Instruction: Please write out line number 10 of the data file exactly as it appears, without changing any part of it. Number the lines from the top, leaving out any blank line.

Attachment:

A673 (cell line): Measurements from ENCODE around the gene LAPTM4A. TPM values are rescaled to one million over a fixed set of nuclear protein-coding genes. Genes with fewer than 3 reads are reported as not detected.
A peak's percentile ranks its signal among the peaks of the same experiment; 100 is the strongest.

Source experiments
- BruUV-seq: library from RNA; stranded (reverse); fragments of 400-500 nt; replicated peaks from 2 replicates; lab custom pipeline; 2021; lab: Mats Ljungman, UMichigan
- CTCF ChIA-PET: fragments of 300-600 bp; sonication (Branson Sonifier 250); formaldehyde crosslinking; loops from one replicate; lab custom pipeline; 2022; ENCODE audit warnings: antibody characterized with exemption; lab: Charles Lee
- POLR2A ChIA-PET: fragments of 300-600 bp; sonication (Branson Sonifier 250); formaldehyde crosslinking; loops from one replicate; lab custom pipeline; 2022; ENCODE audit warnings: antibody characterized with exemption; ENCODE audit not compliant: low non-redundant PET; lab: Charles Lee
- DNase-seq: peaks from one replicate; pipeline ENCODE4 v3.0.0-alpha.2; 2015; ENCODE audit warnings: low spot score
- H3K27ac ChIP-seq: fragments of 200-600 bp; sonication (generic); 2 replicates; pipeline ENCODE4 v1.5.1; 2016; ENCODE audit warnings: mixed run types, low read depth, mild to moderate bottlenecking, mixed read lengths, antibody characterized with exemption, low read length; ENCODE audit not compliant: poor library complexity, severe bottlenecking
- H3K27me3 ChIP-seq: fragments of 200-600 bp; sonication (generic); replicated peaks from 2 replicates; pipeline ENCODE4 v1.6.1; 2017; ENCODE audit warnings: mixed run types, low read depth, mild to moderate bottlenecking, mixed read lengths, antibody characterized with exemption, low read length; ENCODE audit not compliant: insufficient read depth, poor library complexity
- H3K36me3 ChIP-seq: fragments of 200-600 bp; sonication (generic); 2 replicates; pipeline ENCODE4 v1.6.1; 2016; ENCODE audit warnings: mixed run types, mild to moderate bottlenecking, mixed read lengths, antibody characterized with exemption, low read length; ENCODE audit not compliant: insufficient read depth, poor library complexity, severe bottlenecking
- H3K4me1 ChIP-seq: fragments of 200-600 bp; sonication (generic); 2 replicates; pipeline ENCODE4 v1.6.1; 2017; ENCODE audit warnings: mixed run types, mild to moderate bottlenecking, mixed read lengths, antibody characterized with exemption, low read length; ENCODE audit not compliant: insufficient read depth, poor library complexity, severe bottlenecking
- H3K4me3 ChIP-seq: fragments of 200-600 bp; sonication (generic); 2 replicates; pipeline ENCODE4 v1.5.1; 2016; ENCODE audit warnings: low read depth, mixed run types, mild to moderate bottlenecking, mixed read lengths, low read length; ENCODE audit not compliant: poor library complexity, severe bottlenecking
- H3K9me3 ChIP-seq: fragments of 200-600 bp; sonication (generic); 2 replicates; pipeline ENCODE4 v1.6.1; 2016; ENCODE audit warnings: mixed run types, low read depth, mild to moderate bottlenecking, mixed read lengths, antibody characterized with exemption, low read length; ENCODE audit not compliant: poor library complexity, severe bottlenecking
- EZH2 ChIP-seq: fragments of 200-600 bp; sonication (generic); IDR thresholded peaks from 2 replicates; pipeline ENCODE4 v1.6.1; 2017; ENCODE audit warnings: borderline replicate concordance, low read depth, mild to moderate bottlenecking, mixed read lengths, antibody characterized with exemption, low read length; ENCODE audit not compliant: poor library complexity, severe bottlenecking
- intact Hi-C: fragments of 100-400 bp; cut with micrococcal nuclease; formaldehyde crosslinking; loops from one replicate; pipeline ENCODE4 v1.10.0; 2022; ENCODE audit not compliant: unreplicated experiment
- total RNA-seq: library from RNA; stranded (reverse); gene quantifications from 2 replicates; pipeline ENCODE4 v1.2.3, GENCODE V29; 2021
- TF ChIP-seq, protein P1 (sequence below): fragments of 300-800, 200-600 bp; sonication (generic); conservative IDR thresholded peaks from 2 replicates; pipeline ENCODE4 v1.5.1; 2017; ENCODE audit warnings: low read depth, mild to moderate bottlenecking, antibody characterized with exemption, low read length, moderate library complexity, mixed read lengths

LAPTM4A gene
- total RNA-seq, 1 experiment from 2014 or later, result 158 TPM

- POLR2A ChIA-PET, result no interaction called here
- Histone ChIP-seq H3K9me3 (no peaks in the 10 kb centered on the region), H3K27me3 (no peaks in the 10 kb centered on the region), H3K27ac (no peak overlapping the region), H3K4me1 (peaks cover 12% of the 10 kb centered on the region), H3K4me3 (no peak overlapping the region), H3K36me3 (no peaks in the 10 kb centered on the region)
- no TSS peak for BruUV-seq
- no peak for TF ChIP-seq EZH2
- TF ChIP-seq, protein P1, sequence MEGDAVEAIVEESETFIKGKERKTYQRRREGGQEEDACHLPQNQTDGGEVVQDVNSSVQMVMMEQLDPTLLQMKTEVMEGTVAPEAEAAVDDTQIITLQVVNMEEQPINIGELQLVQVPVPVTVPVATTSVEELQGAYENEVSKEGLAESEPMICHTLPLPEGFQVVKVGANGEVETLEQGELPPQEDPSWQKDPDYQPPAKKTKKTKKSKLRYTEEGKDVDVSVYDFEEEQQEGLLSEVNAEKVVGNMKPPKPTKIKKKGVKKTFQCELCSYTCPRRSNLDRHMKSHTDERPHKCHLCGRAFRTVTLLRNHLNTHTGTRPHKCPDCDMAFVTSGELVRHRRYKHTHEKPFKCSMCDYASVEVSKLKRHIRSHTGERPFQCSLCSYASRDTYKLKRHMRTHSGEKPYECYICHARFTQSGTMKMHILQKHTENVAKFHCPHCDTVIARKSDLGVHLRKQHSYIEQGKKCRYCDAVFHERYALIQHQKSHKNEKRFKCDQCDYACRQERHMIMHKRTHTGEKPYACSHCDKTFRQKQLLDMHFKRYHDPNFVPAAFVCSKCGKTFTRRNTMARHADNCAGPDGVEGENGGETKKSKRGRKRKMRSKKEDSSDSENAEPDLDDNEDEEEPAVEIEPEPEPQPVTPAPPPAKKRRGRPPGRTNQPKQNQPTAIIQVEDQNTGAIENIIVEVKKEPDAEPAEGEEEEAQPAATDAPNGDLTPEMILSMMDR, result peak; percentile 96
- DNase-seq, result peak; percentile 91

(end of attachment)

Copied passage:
- H3K36me3 ChIP-seq: fragments of 200-600 bp; sonication (generic); 2 replicates; pipeline ENCODE4 v1.6.1; 2016; ENCODE audit warnings: mixed run types, mild to moderate bottlenecking, mixed read lengths, antibody characterized with exemption, low read length; ENCODE audit not compliant: insufficient read depth, poor library complexity, severe bottlenecking